Monarch butterflies enjoy nectar from a variety of flowers. However, their caterpillars can feed only on milkweed (Asclepias). So if you plant some now in your yard, you will see the pretty striped caterpillars feeding on it by midsummer.
Milkweed is the common name for Asclepias because plants in this genus have a milky sap. The most familiar species is A. tuberosa, hardy in zones 3 to 9, that grows three feet tall and has orange flowers. It is native to the U.S., as is swamp milkweed (A.incarnata), hardy zones 2 to 9. It has pink flowers and grows up to four feet.
There is also a tropical species known as scarlet milkweed that is hardy only in zone 9. In cold climates it can be grown as an annual, as it is especially showy as well as being irresistible to monarchs and their caterpillars.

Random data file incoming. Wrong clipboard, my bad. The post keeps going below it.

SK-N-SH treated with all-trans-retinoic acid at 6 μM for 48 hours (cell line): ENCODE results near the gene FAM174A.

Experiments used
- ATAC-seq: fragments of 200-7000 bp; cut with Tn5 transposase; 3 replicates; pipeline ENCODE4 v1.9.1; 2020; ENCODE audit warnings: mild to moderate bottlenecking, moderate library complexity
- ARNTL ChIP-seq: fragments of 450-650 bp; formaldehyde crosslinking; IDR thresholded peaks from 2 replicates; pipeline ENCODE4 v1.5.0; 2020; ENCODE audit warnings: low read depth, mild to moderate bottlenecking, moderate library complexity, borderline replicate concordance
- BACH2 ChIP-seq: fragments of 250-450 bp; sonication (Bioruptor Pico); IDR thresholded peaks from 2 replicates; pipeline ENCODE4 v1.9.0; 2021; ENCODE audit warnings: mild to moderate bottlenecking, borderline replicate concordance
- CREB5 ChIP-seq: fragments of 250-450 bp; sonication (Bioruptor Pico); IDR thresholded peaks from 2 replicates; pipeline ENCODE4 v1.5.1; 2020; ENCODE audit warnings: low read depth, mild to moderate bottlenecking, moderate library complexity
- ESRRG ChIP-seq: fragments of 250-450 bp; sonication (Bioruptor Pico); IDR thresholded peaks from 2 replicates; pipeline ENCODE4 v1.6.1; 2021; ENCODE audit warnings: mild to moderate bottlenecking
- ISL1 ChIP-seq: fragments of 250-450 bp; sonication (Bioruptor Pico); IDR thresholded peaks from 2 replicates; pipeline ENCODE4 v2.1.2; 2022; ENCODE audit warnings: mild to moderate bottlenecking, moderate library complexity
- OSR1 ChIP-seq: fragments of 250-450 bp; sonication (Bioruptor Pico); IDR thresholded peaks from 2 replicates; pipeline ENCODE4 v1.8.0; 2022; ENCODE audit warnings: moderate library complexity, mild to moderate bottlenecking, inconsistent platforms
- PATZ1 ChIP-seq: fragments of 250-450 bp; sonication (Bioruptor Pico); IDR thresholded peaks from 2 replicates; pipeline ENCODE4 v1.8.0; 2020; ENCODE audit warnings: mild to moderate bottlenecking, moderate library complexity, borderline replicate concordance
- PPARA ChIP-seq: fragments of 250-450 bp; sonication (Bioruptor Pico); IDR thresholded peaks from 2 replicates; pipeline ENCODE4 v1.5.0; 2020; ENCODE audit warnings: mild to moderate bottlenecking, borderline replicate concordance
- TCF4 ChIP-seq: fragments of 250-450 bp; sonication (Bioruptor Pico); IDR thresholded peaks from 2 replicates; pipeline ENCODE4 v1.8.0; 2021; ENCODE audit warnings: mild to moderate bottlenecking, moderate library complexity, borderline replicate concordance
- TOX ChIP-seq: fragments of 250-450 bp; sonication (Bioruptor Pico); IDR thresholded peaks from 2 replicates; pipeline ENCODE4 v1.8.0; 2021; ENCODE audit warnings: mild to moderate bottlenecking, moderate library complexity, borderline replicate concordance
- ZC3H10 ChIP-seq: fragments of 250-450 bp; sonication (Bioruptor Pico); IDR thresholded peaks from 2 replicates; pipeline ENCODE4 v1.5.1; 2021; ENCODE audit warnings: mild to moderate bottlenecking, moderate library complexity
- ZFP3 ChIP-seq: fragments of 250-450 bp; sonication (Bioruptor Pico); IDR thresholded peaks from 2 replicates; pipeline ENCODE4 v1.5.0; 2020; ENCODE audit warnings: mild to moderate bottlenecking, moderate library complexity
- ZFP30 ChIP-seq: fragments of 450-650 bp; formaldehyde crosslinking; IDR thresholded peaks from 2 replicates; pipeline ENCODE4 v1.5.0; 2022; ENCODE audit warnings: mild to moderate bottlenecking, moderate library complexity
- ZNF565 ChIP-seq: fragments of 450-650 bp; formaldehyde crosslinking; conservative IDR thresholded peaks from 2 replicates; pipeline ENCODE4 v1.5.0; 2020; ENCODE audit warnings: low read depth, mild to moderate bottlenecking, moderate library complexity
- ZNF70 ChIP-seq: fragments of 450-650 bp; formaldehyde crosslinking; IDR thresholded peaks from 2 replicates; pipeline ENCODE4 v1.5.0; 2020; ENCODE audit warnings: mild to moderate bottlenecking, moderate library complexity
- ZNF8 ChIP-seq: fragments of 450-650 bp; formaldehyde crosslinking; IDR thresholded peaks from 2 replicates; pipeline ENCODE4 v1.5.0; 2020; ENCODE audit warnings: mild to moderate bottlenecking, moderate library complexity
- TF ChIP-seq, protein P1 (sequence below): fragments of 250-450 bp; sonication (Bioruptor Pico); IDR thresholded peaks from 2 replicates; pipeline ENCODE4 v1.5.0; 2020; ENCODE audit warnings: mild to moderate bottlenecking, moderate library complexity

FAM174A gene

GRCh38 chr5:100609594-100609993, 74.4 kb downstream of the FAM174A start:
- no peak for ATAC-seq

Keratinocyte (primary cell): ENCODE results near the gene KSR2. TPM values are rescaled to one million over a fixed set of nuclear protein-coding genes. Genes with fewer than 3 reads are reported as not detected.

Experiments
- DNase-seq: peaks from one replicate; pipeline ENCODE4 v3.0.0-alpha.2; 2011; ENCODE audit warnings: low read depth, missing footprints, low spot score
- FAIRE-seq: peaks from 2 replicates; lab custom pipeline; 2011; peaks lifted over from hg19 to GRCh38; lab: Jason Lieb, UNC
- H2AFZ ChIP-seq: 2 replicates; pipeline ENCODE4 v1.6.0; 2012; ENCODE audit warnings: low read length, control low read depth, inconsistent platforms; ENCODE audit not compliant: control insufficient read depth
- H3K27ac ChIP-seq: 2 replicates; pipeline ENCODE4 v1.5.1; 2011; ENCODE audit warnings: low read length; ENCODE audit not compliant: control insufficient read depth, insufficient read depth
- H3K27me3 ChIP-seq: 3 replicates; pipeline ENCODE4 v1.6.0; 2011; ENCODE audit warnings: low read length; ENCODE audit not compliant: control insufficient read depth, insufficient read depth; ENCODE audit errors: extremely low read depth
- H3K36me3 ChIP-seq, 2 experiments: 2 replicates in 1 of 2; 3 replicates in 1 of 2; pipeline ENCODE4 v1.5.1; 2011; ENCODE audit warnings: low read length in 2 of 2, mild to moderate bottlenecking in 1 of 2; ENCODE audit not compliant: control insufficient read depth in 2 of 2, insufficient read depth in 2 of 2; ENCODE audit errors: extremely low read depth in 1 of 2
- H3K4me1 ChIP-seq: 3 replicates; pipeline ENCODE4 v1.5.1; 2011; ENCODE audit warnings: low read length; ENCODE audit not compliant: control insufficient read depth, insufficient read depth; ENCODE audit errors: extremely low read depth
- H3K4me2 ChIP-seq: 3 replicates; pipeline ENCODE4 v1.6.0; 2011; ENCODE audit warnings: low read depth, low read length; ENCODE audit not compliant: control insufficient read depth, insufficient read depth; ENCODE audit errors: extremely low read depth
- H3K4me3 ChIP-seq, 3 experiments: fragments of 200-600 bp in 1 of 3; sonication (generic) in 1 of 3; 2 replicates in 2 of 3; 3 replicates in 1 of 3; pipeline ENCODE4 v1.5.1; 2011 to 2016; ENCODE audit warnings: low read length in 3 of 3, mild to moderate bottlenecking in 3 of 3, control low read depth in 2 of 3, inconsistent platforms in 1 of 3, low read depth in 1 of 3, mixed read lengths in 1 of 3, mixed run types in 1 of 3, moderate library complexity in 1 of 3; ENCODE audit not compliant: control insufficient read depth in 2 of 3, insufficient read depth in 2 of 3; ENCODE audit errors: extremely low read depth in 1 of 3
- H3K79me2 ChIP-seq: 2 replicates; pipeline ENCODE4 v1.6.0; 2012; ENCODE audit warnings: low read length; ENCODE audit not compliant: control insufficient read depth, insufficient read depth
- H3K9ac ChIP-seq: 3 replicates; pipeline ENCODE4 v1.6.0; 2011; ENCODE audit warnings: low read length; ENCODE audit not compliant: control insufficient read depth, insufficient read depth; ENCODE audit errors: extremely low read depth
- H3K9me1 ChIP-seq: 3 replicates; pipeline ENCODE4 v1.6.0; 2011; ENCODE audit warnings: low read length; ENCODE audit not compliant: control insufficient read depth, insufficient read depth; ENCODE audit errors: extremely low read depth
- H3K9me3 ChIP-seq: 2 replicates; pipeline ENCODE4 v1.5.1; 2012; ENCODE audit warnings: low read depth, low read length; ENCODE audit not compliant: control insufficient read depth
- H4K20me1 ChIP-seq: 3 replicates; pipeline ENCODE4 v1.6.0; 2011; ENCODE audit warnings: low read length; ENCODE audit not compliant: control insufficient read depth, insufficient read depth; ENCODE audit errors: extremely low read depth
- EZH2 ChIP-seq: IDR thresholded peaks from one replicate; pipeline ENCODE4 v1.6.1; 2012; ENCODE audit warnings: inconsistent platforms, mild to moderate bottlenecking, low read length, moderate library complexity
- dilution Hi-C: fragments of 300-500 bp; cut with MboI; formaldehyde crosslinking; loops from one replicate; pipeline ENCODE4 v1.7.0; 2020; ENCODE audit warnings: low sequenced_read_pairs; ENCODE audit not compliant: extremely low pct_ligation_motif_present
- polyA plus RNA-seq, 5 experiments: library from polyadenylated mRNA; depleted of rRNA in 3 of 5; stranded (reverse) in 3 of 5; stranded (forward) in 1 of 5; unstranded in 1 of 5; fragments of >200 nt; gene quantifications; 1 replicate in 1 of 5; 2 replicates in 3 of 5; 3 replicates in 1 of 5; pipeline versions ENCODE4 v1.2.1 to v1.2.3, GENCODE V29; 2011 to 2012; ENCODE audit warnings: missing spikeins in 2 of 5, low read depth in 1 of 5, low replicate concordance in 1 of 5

There are four stages in the life cycle of a butterfly: the egg, the caterpillar or larva, the chrysalis or pupa and the adult butterfly. However, only the caterpillar and adult butterfly actually eat. The monarch caterpillars eat various species of milkweed, and because it has a bitter taste it makes the caterpillars unappetizing to birds and other predators.
So plant lots of milkweed, as it makes the monarch caterpillars happy and safer in your garden!